Antibiotic/Antimicrobial Resistance

Antibiotics are drugs that kill bacteria, tiny germs that can cause infections and disease. Antibiotics have been used for many years to treat illnesses caused by bacteria.

Many people are familiar with the antibiotic penicillin, which was discovered during the 1920s by Alexander Fleming. Antibiotics come in pill form, as syrups, as salves and ointments, and are also given by injection. Antibiotics kill both good and bad bacteria. Each time you take an antibiotic, bacteria that are sensitive to the antibiotic are killed. Other bacteria are not killed as easily and may grow and multiply - they are "resistant" to the antibiotic. Over many years, some bacteria have become resistant to antibiotics commonly used to treat infections caused by these bacteria. "Antibiotic resistance" describes this process. These bacteria have slowly changed over time and are no longer sensitive to some antibiotics. In other words, some antibiotics no longer work very well against some infections caused by resistant bacteria.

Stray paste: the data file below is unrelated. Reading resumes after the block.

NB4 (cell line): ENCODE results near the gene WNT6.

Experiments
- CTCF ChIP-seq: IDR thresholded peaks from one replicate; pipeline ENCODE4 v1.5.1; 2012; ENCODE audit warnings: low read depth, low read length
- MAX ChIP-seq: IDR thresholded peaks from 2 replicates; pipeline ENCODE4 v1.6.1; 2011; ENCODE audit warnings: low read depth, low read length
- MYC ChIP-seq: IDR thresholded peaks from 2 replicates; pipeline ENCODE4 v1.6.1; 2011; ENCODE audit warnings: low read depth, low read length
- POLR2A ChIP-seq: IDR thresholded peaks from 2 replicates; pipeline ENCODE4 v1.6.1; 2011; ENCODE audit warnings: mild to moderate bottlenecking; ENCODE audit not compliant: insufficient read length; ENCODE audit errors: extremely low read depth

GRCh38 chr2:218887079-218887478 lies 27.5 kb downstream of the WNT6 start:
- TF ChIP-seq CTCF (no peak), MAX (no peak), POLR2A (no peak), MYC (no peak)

Image credits:  Antibiotic Resistance Illustration (Shutterstock)

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